How is human expression used for successful communication, collaboration, critical and creative thinking?  We practice expressing ourselves effectively, whether through oral presentation, writing, scientific experimentation, the arts, or otherwise.  The core question is:  How can I study and
practice creative expression to successfully engage my class,
my community, my society, my world?


course-geos.jpgGeographies of Home

What does home mean to you? We explore the multitude of meanings of home from diverse points of view, principally portrayed through novels but also from other sources as well, such as essays, film, and short stories. 





Of Orcs, Elves, Dwarfs, Hobbits, and Menfys-orcs.jpg

A quest to understand the creatures of Middle Earth in the Third Age created by J. R. R. Tolkien in The Lord of the Rings. We read the series and look deeper than the movies at how fate and predestination are interwoven with choices for good and for ill. Did the Ring completely expel goodness from a Gollum's heart? What is the source of the magic? Were Orcs clones of Sauron? Join our search for truth, if you dare! Three rings for the Elven-kings under the sky,

Seven for the Dwarf-lords in their halls of stone,

Nine for Mortal Men doomed to die,

One for the Dark Lord on his dark throne ...

One Ring to rule them all, One Ring to find them,

One Ring to bring them all and in the darkness bind them ...

Our class addresses big questions but also introduces students to the skills they need in college, and presents them with opportunities to study with others who share their interests.

When the Buffalo Roamed the Carolinasfys-buffalo.jpg

When the Buffalo Roamed the Carolinas Collecting and processing massive and delicious Burr Oak acorns to make acorn flour for acorn cakes. We study the historical ecology of the Carolinas integrating history, anthropology, and ecology to predict change over the next 500 years.




How Sports Have Shaped Societyfys-sports.jpg

This First Year Seminar (FYS) course is specifically designed for resident freshmen who want an integrated academic, co-curricular, and social experience. Students taking this section will live on the same residence hall floor, participate in regular hall programs specific to the class, study together, and be enrolled together in the FYS section. (A Living/Learning Community)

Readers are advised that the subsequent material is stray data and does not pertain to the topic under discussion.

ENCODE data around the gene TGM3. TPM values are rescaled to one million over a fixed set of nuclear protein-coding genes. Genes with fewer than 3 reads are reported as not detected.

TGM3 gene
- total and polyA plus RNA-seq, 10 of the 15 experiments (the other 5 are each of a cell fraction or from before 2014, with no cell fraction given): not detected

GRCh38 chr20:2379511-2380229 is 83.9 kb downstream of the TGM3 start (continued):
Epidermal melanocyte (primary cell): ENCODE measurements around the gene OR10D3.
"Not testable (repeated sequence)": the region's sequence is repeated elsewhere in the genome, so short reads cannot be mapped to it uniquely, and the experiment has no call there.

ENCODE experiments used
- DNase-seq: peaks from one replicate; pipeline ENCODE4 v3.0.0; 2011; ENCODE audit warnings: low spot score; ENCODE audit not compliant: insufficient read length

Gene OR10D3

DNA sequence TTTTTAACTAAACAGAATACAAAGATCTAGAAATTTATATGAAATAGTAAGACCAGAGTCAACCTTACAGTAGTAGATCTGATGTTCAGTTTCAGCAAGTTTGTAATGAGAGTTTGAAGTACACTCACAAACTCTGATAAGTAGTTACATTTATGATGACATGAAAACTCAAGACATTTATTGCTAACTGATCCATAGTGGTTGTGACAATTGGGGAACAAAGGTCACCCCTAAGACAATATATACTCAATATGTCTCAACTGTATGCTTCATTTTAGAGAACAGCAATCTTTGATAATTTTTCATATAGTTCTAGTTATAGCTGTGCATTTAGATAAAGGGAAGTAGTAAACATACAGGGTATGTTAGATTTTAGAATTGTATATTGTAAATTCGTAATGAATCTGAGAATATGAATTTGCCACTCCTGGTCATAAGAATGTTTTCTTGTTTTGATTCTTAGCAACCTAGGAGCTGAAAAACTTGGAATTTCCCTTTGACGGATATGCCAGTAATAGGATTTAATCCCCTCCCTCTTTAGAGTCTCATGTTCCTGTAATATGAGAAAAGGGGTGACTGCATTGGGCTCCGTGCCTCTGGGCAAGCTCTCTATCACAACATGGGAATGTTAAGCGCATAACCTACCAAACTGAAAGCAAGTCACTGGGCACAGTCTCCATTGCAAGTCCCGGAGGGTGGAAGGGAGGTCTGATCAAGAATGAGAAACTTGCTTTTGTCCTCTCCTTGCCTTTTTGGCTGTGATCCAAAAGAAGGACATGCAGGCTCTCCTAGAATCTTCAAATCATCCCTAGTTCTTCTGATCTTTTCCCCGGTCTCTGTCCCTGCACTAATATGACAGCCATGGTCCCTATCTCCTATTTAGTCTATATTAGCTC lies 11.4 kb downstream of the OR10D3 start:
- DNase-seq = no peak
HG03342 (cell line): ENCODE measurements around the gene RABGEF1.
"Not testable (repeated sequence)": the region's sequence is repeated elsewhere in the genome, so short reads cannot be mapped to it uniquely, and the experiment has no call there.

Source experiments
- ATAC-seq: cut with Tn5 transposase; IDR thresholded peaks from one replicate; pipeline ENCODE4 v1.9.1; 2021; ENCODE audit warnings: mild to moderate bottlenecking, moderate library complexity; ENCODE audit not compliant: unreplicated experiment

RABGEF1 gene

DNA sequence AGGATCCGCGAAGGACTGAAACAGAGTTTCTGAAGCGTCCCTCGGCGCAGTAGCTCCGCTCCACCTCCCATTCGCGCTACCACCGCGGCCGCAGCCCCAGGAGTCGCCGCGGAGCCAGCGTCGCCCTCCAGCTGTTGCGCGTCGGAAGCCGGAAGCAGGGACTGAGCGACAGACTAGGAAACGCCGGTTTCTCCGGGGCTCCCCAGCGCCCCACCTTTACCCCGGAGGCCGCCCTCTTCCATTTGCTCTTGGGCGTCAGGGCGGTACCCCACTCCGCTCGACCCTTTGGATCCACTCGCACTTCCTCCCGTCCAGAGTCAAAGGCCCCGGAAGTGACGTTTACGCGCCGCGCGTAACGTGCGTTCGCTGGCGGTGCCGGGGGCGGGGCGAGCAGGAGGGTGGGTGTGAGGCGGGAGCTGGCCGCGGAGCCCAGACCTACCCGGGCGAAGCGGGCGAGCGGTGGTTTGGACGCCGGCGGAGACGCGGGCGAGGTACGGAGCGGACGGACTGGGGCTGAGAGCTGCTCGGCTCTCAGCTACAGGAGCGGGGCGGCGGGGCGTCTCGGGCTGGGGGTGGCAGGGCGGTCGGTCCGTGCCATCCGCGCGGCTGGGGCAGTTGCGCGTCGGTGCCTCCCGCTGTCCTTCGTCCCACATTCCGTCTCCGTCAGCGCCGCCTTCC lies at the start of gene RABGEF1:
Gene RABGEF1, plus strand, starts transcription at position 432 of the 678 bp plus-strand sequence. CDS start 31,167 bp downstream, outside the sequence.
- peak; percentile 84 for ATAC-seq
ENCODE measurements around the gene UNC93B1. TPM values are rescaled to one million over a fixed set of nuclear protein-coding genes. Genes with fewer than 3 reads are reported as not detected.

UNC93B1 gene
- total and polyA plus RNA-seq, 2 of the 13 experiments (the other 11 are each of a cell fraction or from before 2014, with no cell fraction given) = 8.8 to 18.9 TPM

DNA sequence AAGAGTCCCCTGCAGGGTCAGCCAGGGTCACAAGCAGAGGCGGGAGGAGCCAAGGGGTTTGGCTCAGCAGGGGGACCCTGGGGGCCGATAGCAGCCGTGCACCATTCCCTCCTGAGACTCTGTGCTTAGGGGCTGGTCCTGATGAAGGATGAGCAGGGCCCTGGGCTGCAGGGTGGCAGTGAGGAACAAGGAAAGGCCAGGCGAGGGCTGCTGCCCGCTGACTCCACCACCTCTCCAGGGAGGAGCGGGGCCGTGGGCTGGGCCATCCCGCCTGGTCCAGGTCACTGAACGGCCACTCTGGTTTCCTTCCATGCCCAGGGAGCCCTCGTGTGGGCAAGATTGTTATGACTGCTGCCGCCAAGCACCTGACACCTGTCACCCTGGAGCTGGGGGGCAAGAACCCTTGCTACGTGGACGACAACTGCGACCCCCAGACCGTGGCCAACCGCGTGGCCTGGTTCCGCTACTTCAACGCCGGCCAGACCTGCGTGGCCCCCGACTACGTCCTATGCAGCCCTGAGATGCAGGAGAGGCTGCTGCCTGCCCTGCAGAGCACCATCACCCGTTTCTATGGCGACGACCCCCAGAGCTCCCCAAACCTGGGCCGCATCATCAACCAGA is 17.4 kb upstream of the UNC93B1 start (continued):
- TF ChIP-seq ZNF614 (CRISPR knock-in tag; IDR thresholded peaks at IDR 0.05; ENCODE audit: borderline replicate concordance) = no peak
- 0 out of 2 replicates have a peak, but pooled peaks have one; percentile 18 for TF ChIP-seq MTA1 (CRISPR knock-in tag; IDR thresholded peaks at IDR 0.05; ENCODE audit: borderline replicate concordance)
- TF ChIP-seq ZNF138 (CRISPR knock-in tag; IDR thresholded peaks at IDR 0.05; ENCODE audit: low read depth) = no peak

The Food, People, and Art of the American South fys-south.jpg

We use writing and reading about place—the American South — to understand personal identity. We turn our experiences and families into essays, conduct interviews and write magazine-style profiles, and critique music, movies, literature, and art. We visit Mert’s and the Mint Museum in Charlotte — and, of course, we eat barbecue.

Fun reading! “Y’all Ain’t Leaving ‘Til You Eat This Thing: Writing about Food,” “Fishing from Highway Overpasses: Writing about People & Place,” “(Re) Defining a Region: Cooking Southern Food, Filming Southern Movies, and Making Southern Music.”


How are civilizations the same and how are they different? How has the world as we know it changed and evolved? And what do tea and crumpets and croquet really mean?





FIRST! First-Generation Seminar

2011group.jpgWhat does it mean to be first? This FYS explores famous firsts, looks at the challenges with the first gen student, builds social and cultural capital ... and travels to Washington DC over break!

"My FYS had a diverse group of students with one very important thing in common: we were all "firsts." - Chris Money

"Taking an FYS course for first-generation students has shown me that there are other people like me, other people who are dedicated and determined to achieve some of the highest goals in life" - Gina Gerone


Life's Big Questions

questions.jpgSeeks to help students identify a sense of purpose in life and to recognize their capacity to make a difference!

Students grapple with 'what is success?', 'what does it mean to be happy and how do I find happiness?', 'what is it to be a good person?', 'how can I make a difference?' and 'what do I hope to get out of life ... and give to the lives of others?'

Dinners, movies, and speakers complement class work.